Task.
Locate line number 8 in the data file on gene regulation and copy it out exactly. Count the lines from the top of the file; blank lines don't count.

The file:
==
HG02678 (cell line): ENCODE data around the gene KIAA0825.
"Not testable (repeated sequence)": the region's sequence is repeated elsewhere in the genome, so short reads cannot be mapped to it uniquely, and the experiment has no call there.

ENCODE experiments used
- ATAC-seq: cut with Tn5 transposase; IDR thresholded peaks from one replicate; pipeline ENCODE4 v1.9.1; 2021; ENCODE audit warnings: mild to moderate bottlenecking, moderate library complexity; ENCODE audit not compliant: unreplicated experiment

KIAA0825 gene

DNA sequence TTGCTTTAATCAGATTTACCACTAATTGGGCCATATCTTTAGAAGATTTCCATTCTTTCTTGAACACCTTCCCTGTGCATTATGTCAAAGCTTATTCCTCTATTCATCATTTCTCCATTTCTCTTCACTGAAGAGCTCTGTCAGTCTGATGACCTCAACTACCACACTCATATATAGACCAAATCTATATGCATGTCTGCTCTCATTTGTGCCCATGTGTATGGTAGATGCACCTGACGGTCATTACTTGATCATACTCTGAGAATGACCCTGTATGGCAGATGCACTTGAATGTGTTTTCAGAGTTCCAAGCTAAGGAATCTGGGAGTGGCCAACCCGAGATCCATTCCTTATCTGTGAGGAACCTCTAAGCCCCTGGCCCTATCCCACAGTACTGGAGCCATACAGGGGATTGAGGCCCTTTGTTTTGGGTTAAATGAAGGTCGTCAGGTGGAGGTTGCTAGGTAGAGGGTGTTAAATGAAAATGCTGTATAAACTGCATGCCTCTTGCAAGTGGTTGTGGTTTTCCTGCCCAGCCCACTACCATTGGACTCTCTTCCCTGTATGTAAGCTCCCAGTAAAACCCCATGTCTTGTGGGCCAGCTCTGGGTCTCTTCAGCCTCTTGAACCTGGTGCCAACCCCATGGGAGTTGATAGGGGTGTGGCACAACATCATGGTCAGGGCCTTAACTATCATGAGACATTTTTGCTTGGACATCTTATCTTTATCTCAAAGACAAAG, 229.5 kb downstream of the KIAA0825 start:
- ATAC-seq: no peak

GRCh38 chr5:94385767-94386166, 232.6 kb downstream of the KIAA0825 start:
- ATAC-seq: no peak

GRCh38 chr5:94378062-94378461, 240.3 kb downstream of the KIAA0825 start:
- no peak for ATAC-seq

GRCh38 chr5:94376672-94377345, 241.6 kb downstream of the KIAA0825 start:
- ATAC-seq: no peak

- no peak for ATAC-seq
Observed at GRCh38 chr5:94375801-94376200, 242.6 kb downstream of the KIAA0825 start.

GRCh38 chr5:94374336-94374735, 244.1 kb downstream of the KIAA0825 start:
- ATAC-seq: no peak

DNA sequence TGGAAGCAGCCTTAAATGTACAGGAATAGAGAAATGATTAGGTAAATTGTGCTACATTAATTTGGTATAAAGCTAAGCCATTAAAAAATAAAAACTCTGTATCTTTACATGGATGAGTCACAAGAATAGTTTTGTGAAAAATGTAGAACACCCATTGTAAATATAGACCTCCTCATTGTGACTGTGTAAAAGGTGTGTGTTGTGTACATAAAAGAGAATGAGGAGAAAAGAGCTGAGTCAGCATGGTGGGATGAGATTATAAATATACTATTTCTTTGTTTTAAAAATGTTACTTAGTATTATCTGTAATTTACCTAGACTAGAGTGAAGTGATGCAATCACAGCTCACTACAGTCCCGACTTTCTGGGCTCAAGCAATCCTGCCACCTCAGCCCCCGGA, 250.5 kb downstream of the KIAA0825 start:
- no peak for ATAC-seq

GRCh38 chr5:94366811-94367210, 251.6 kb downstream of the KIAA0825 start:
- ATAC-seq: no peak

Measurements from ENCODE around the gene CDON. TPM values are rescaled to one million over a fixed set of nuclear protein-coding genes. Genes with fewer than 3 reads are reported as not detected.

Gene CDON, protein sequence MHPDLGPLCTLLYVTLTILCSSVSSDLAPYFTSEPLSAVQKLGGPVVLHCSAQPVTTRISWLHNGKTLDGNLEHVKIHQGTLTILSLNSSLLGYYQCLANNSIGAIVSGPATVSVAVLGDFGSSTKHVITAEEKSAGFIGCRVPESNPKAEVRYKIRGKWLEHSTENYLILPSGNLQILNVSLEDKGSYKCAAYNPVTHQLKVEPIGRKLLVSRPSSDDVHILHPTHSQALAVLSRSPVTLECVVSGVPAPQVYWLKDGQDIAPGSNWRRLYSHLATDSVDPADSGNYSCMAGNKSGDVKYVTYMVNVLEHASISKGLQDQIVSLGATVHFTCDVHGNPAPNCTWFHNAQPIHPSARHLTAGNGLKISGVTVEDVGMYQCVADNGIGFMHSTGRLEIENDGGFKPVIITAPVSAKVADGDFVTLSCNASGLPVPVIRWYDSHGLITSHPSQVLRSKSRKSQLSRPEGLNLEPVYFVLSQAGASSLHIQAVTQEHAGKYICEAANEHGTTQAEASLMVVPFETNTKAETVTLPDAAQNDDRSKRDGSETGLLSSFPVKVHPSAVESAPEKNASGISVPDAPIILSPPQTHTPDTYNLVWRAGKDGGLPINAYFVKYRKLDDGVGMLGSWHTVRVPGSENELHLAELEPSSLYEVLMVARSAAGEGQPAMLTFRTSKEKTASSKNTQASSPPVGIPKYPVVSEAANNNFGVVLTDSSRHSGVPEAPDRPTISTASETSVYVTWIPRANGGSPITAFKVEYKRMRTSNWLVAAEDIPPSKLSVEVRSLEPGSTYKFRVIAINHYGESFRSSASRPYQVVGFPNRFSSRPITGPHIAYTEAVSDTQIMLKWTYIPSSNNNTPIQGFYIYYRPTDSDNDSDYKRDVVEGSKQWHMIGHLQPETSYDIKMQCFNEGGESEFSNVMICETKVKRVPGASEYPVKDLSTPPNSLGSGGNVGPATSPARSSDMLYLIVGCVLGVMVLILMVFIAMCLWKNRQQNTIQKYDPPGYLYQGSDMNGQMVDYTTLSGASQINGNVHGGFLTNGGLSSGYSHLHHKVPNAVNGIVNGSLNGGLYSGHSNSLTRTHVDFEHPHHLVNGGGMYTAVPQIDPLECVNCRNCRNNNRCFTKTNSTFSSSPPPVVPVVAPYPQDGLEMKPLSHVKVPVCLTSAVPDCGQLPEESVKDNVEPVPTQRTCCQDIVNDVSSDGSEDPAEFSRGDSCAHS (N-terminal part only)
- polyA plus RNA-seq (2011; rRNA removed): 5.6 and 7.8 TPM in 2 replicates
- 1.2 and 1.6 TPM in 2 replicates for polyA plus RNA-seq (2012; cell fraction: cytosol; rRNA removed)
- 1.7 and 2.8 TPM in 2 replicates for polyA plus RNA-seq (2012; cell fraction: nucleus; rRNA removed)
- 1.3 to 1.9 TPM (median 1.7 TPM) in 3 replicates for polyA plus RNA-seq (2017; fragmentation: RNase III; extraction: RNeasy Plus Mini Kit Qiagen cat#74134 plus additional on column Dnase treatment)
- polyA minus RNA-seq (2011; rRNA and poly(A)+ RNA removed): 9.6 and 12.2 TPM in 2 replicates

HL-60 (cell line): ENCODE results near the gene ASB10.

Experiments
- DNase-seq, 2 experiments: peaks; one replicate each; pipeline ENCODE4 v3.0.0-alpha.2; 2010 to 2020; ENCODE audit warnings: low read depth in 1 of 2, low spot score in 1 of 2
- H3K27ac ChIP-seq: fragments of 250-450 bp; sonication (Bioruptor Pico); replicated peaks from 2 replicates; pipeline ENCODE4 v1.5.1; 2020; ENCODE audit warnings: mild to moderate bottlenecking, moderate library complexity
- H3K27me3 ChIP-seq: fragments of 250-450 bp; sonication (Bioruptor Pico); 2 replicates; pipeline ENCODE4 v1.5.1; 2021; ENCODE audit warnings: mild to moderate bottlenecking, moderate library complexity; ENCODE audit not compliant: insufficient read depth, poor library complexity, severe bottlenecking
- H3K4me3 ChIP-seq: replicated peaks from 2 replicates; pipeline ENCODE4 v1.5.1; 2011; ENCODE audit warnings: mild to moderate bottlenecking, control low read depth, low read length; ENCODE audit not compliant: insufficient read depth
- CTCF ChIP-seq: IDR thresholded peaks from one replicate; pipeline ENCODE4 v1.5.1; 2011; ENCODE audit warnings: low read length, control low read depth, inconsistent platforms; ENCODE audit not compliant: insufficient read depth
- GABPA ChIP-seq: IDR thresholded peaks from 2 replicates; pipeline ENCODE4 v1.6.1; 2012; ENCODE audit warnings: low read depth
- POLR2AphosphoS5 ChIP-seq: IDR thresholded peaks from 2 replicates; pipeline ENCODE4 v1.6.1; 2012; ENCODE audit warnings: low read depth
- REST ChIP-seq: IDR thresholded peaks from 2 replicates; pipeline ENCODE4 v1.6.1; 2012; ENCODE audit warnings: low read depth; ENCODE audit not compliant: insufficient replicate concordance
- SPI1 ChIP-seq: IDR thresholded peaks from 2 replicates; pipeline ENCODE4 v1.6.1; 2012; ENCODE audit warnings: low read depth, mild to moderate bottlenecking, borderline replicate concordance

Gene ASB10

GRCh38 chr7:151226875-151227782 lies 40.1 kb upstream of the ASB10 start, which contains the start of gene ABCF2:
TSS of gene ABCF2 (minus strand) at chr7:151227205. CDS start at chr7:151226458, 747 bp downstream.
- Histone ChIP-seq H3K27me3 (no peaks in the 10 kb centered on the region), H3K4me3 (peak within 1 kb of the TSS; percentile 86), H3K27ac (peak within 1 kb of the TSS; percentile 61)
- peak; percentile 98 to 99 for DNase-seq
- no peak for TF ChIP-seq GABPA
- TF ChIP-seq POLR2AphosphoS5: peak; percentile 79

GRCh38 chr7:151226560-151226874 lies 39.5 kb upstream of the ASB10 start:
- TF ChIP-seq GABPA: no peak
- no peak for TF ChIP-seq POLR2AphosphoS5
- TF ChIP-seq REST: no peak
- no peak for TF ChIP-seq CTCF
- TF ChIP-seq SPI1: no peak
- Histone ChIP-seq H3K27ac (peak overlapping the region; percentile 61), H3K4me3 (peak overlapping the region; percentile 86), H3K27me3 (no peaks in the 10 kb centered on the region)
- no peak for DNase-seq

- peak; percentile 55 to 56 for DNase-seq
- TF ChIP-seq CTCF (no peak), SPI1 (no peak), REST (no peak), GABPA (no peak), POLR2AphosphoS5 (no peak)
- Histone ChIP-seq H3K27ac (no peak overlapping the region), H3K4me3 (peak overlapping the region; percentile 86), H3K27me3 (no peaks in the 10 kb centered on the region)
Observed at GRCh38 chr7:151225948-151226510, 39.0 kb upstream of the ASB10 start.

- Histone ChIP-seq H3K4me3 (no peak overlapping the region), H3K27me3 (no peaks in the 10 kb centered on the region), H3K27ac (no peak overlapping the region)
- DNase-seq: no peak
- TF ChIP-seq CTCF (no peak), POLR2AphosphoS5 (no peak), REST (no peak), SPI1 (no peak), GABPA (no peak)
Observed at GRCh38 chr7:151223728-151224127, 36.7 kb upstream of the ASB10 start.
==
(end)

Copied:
GRCh38 chr5:94385767-94386166, 232.6 kb downstream of the KIAA0825 start: